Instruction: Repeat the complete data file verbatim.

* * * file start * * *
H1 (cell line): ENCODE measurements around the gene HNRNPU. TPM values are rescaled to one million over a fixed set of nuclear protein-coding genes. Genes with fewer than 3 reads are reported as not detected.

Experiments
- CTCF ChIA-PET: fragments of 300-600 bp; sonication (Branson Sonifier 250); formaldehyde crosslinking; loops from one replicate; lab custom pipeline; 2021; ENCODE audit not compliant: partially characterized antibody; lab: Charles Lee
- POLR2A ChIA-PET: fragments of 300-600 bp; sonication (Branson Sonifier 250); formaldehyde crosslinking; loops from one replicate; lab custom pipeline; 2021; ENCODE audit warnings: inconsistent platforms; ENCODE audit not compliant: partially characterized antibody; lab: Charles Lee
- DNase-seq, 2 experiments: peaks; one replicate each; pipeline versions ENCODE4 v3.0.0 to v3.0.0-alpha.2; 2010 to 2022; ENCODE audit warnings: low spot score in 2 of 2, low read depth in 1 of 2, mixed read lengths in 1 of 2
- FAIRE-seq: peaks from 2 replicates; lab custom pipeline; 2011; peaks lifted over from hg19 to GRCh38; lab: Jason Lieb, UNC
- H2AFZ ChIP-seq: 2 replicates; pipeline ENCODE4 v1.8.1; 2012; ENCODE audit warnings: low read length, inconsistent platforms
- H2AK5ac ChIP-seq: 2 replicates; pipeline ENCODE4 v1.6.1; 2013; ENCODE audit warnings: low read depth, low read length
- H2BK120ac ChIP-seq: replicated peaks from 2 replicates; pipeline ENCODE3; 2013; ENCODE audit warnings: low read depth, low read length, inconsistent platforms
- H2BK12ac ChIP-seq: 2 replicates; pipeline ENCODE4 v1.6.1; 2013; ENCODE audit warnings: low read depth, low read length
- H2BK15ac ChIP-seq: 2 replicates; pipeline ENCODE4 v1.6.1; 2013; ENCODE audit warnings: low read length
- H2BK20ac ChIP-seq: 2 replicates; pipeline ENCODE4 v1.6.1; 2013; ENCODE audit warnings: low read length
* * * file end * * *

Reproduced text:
H1 (cell line): ENCODE measurements around the gene HNRNPU. TPM values are rescaled to one million over a fixed set of nuclear protein-coding genes. Genes with fewer than 3 reads are reported as not detected.

Experiments
- CTCF ChIA-PET: fragments of 300-600 bp; sonication (Branson Sonifier 250); formaldehyde crosslinking; loops from one replicate; lab custom pipeline; 2021; ENCODE audit not compliant: partially characterized antibody; lab: Charles Lee
- POLR2A ChIA-PET: fragments of 300-600 bp; sonication (Branson Sonifier 250); formaldehyde crosslinking; loops from one replicate; lab custom pipeline; 2021; ENCODE audit warnings: inconsistent platforms; ENCODE audit not compliant: partially characterized antibody; lab: Charles Lee
- DNase-seq, 2 experiments: peaks; one replicate each; pipeline versions ENCODE4 v3.0.0 to v3.0.0-alpha.2; 2010 to 2022; ENCODE audit warnings: low spot score in 2 of 2, low read depth in 1 of 2, mixed read lengths in 1 of 2
- FAIRE-seq: peaks from 2 replicates; lab custom pipeline; 2011; peaks lifted over from hg19 to GRCh38; lab: Jason Lieb, UNC
- H2AFZ ChIP-seq: 2 replicates; pipeline ENCODE4 v1.8.1; 2012; ENCODE audit warnings: low read length, inconsistent platforms
- H2AK5ac ChIP-seq: 2 replicates; pipeline ENCODE4 v1.6.1; 2013; ENCODE audit warnings: low read depth, low read length
- H2BK120ac ChIP-seq: replicated peaks from 2 replicates; pipeline ENCODE3; 2013; ENCODE audit warnings: low read depth, low read length, inconsistent platforms
- H2BK12ac ChIP-seq: 2 replicates; pipeline ENCODE4 v1.6.1; 2013; ENCODE audit warnings: low read depth, low read length
- H2BK15ac ChIP-seq: 2 replicates; pipeline ENCODE4 v1.6.1; 2013; ENCODE audit warnings: low read length
- H2BK20ac ChIP-seq: 2 replicates; pipeline ENCODE4 v1.6.1; 2013; ENCODE audit warnings: low read length